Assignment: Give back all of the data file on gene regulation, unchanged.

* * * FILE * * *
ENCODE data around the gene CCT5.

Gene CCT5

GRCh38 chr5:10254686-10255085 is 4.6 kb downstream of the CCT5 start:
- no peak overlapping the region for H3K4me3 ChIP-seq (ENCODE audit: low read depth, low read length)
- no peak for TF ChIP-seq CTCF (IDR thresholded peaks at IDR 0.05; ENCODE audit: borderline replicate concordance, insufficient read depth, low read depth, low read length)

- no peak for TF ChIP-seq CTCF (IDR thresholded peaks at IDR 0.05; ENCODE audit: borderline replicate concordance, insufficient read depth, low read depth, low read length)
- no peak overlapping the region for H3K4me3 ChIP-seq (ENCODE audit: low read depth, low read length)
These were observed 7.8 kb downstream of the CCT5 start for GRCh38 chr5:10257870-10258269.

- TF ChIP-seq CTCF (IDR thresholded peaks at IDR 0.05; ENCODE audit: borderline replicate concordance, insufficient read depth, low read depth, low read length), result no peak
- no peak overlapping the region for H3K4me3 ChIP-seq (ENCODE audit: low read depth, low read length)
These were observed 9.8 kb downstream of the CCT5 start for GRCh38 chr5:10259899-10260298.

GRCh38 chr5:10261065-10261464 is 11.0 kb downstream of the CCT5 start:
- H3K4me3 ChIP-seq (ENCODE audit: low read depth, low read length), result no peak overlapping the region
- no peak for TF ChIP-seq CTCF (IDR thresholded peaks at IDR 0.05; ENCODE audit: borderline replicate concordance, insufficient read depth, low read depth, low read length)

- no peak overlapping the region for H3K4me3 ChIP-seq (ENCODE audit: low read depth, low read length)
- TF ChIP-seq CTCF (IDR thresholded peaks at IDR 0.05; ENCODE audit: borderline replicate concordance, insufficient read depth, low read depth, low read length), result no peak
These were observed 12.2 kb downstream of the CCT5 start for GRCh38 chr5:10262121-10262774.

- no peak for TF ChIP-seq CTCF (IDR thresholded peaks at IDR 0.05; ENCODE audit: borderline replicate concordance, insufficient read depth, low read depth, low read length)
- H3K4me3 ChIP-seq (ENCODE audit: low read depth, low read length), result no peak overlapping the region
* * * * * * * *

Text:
ENCODE data around the gene CCT5.

Gene CCT5

GRCh38 chr5:10254686-10255085 is 4.6 kb downstream of the CCT5 start:
- no peak overlapping the region for H3K4me3 ChIP-seq (ENCODE audit: low read depth, low read length)
- no peak for TF ChIP-seq CTCF (IDR thresholded peaks at IDR 0.05; ENCODE audit: borderline replicate concordance, insufficient read depth, low read depth, low read length)

- no peak for TF ChIP-seq CTCF (IDR thresholded peaks at IDR 0.05; ENCODE audit: borderline replicate concordance, insufficient read depth, low read depth, low read length)
- no peak overlapping the region for H3K4me3 ChIP-seq (ENCODE audit: low read depth, low read length)
These were observed 7.8 kb downstream of the CCT5 start for GRCh38 chr5:10257870-10258269.

- TF ChIP-seq CTCF (IDR thresholded peaks at IDR 0.05; ENCODE audit: borderline replicate concordance, insufficient read depth, low read depth, low read length), result no peak
- no peak overlapping the region for H3K4me3 ChIP-seq (ENCODE audit: low read depth, low read length)
These were observed 9.8 kb downstream of the CCT5 start for GRCh38 chr5:10259899-10260298.

GRCh38 chr5:10261065-10261464 is 11.0 kb downstream of the CCT5 start:
- H3K4me3 ChIP-seq (ENCODE audit: low read depth, low read length), result no peak overlapping the region
- no peak for TF ChIP-seq CTCF (IDR thresholded peaks at IDR 0.05; ENCODE audit: borderline replicate concordance, insufficient read depth, low read depth, low read length)

- no peak overlapping the region for H3K4me3 ChIP-seq (ENCODE audit: low read depth, low read length)
- TF ChIP-seq CTCF (IDR thresholded peaks at IDR 0.05; ENCODE audit: borderline replicate concordance, insufficient read depth, low read depth, low read length), result no peak
These were observed 12.2 kb downstream of the CCT5 start for GRCh38 chr5:10262121-10262774.

- no peak for TF ChIP-seq CTCF (IDR thresholded peaks at IDR 0.05; ENCODE audit: borderline replicate concordance, insufficient read depth, low read depth, low read length)
- H3K4me3 ChIP-seq (ENCODE audit: low read depth, low read length), result no peak overlapping the region